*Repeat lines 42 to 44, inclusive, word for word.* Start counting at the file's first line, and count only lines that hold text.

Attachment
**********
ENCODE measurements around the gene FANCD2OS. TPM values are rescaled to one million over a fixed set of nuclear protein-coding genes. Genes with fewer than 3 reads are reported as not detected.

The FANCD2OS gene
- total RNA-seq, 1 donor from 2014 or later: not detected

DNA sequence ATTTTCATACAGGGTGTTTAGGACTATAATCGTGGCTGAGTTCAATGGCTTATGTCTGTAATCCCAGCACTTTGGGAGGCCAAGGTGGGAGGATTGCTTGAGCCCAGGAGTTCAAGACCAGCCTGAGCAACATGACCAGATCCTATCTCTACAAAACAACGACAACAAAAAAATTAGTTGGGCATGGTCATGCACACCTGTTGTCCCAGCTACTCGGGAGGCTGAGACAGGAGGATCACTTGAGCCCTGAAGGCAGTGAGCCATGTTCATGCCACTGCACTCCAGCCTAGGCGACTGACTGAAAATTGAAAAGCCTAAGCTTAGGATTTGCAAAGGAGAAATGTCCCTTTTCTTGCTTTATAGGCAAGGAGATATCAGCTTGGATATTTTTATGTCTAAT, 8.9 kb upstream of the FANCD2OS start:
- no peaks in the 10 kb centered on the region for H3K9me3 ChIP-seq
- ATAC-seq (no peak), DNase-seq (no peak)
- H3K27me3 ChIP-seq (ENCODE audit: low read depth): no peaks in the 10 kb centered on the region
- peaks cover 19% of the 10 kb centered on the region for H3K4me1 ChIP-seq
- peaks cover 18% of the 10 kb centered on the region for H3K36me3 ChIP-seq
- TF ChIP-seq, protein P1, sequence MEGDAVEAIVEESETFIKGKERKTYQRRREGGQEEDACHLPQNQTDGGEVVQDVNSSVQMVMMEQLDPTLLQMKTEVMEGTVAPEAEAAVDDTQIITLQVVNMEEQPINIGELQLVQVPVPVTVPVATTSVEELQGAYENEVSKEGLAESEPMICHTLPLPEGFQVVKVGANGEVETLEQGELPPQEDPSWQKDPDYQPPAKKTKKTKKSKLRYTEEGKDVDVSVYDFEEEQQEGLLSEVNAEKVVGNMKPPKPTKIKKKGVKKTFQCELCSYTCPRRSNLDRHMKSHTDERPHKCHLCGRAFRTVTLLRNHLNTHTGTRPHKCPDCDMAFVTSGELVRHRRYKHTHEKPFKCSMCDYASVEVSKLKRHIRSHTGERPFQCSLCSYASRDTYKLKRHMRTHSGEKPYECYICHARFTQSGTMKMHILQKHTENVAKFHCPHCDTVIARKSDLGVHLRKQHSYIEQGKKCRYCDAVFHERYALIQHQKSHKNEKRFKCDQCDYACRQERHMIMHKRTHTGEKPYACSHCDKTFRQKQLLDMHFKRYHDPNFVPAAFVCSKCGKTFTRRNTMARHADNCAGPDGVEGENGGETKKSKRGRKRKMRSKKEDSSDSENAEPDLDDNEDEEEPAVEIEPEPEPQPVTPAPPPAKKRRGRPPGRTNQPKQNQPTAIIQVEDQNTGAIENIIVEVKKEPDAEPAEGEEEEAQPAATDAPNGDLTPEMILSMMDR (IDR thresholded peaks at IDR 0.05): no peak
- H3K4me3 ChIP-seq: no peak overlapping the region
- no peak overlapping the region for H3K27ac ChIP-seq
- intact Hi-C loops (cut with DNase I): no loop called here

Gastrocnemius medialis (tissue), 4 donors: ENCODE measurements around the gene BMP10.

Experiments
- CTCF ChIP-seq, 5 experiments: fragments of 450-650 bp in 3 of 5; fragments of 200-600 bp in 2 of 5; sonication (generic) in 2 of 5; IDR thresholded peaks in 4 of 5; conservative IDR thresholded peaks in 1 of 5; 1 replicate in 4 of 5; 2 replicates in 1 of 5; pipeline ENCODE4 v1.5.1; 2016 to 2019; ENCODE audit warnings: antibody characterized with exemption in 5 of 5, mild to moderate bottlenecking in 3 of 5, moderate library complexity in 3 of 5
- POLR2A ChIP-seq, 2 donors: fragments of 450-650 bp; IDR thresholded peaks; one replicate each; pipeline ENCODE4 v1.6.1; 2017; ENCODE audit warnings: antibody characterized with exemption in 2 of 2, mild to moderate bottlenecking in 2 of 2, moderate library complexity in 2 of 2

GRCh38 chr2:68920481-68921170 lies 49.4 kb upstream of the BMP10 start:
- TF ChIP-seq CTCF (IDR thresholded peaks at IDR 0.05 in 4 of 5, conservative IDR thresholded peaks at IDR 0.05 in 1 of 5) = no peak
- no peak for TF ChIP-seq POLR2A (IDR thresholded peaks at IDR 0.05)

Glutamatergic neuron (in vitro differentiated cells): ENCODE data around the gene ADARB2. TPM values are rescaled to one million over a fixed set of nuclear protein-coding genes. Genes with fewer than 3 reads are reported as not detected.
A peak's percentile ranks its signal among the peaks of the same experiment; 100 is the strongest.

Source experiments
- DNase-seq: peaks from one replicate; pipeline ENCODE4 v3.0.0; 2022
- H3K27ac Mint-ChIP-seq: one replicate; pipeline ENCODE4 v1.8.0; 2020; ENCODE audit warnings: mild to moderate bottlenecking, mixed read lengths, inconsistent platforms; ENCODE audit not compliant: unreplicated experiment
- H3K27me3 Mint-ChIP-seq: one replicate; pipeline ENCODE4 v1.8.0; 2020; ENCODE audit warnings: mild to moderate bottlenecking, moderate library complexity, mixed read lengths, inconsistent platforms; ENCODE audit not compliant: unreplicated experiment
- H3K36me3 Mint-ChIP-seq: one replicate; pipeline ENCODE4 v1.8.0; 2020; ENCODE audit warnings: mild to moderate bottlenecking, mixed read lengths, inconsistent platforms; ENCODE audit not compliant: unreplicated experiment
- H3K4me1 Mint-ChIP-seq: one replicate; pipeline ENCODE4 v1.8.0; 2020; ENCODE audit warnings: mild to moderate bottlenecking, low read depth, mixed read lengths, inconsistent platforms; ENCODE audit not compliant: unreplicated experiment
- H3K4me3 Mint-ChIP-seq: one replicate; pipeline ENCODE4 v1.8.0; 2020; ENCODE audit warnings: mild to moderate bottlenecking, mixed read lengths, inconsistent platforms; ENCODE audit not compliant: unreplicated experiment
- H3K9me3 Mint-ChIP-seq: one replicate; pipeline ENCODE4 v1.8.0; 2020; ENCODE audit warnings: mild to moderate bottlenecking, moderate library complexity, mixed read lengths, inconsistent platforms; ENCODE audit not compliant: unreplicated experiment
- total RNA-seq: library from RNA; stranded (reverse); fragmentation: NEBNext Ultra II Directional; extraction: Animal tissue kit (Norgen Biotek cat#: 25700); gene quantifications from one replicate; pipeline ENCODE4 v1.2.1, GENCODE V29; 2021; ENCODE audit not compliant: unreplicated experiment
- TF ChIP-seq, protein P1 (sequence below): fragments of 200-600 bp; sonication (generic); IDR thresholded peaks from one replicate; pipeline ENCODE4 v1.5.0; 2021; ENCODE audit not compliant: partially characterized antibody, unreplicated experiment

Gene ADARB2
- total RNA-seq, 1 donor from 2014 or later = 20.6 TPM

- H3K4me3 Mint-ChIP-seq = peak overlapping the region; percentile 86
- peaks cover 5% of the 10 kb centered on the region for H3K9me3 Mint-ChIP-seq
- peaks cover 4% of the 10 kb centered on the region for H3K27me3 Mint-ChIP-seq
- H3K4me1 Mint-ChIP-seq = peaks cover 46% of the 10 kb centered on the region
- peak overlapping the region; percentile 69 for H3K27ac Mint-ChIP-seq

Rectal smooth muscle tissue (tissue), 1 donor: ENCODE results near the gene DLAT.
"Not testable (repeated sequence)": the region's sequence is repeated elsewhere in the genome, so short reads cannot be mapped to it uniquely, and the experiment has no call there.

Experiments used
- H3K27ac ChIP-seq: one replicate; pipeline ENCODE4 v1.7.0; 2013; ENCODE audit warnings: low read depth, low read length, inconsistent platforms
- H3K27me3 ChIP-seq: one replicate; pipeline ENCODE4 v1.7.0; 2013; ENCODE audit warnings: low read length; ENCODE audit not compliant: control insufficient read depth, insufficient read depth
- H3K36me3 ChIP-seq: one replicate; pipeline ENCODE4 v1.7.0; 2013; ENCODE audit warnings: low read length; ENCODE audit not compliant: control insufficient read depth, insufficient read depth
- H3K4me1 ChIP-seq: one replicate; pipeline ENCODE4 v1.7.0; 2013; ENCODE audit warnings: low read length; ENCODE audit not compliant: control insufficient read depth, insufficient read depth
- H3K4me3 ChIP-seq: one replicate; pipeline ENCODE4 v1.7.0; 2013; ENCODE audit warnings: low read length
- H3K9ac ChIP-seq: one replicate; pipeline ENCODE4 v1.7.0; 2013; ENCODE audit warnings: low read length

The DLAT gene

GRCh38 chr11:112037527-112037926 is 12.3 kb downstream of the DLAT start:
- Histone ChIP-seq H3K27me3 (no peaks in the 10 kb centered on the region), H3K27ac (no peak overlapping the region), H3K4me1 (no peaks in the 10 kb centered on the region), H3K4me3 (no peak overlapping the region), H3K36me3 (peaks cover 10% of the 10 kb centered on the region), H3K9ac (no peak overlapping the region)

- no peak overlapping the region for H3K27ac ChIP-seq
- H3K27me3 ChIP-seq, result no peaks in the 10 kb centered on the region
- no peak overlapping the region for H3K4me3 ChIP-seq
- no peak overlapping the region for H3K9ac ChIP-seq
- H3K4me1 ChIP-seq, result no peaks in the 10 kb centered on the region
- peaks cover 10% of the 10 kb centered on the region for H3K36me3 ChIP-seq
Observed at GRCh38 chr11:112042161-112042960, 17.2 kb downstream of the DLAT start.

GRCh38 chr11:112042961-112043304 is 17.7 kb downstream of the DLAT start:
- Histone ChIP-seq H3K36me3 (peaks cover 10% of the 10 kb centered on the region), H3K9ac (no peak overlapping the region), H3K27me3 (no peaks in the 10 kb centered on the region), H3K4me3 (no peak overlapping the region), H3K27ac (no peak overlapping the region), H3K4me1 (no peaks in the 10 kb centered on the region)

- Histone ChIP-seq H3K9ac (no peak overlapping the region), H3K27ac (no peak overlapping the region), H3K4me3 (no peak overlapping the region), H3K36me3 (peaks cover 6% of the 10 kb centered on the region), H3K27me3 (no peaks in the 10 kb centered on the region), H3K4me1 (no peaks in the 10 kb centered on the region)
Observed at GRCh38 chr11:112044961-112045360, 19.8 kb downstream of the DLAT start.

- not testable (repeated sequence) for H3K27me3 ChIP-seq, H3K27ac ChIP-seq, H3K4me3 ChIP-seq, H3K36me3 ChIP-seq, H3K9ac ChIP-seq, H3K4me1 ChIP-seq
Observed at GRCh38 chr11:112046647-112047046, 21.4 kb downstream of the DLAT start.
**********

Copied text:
Experiments used
- H3K27ac ChIP-seq: one replicate; pipeline ENCODE4 v1.7.0; 2013; ENCODE audit warnings: low read depth, low read length, inconsistent platforms
- H3K27me3 ChIP-seq: one replicate; pipeline ENCODE4 v1.7.0; 2013; ENCODE audit warnings: low read length; ENCODE audit not compliant: control insufficient read depth, insufficient read depth